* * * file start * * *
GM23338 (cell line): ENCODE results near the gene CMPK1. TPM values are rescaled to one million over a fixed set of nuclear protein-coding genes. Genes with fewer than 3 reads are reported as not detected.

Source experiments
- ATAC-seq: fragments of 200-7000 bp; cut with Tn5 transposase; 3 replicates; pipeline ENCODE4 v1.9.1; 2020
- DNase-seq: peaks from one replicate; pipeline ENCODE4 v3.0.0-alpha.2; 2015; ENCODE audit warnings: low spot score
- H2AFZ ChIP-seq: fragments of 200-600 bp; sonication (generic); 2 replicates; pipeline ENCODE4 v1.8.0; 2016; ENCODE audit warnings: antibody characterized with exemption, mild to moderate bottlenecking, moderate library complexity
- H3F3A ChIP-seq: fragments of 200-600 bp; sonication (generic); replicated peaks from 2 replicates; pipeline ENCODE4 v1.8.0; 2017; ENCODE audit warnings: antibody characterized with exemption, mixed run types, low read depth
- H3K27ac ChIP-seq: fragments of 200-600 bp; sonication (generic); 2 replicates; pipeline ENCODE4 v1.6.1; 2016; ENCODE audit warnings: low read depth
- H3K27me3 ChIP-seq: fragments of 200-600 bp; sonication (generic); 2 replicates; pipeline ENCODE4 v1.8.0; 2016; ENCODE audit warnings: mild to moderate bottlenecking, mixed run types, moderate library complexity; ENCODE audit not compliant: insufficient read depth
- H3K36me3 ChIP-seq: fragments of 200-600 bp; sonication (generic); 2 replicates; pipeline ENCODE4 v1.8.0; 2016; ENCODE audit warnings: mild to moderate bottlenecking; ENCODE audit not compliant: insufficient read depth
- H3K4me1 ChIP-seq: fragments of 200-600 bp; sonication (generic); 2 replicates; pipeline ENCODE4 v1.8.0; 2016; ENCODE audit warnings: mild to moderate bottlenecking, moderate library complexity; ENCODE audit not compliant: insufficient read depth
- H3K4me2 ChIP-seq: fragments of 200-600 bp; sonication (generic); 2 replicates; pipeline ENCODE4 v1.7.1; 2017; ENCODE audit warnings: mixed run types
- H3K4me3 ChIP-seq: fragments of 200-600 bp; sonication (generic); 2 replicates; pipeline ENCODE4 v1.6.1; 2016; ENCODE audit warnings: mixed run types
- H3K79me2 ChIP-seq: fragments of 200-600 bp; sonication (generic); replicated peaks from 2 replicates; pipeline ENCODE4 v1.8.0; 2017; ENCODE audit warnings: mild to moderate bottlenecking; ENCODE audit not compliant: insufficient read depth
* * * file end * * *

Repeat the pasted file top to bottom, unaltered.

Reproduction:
GM23338 (cell line): ENCODE results near the gene CMPK1. TPM values are rescaled to one million over a fixed set of nuclear protein-coding genes. Genes with fewer than 3 reads are reported as not detected.

Source experiments
- ATAC-seq: fragments of 200-7000 bp; cut with Tn5 transposase; 3 replicates; pipeline ENCODE4 v1.9.1; 2020
- DNase-seq: peaks from one replicate; pipeline ENCODE4 v3.0.0-alpha.2; 2015; ENCODE audit warnings: low spot score
- H2AFZ ChIP-seq: fragments of 200-600 bp; sonication (generic); 2 replicates; pipeline ENCODE4 v1.8.0; 2016; ENCODE audit warnings: antibody characterized with exemption, mild to moderate bottlenecking, moderate library complexity
- H3F3A ChIP-seq: fragments of 200-600 bp; sonication (generic); replicated peaks from 2 replicates; pipeline ENCODE4 v1.8.0; 2017; ENCODE audit warnings: antibody characterized with exemption, mixed run types, low read depth
- H3K27ac ChIP-seq: fragments of 200-600 bp; sonication (generic); 2 replicates; pipeline ENCODE4 v1.6.1; 2016; ENCODE audit warnings: low read depth
- H3K27me3 ChIP-seq: fragments of 200-600 bp; sonication (generic); 2 replicates; pipeline ENCODE4 v1.8.0; 2016; ENCODE audit warnings: mild to moderate bottlenecking, mixed run types, moderate library complexity; ENCODE audit not compliant: insufficient read depth
- H3K36me3 ChIP-seq: fragments of 200-600 bp; sonication (generic); 2 replicates; pipeline ENCODE4 v1.8.0; 2016; ENCODE audit warnings: mild to moderate bottlenecking; ENCODE audit not compliant: insufficient read depth
- H3K4me1 ChIP-seq: fragments of 200-600 bp; sonication (generic); 2 replicates; pipeline ENCODE4 v1.8.0; 2016; ENCODE audit warnings: mild to moderate bottlenecking, moderate library complexity; ENCODE audit not compliant: insufficient read depth
- H3K4me2 ChIP-seq: fragments of 200-600 bp; sonication (generic); 2 replicates; pipeline ENCODE4 v1.7.1; 2017; ENCODE audit warnings: mixed run types
- H3K4me3 ChIP-seq: fragments of 200-600 bp; sonication (generic); 2 replicates; pipeline ENCODE4 v1.6.1; 2016; ENCODE audit warnings: mixed run types
- H3K79me2 ChIP-seq: fragments of 200-600 bp; sonication (generic); replicated peaks from 2 replicates; pipeline ENCODE4 v1.8.0; 2017; ENCODE audit warnings: mild to moderate bottlenecking; ENCODE audit not compliant: insufficient read depth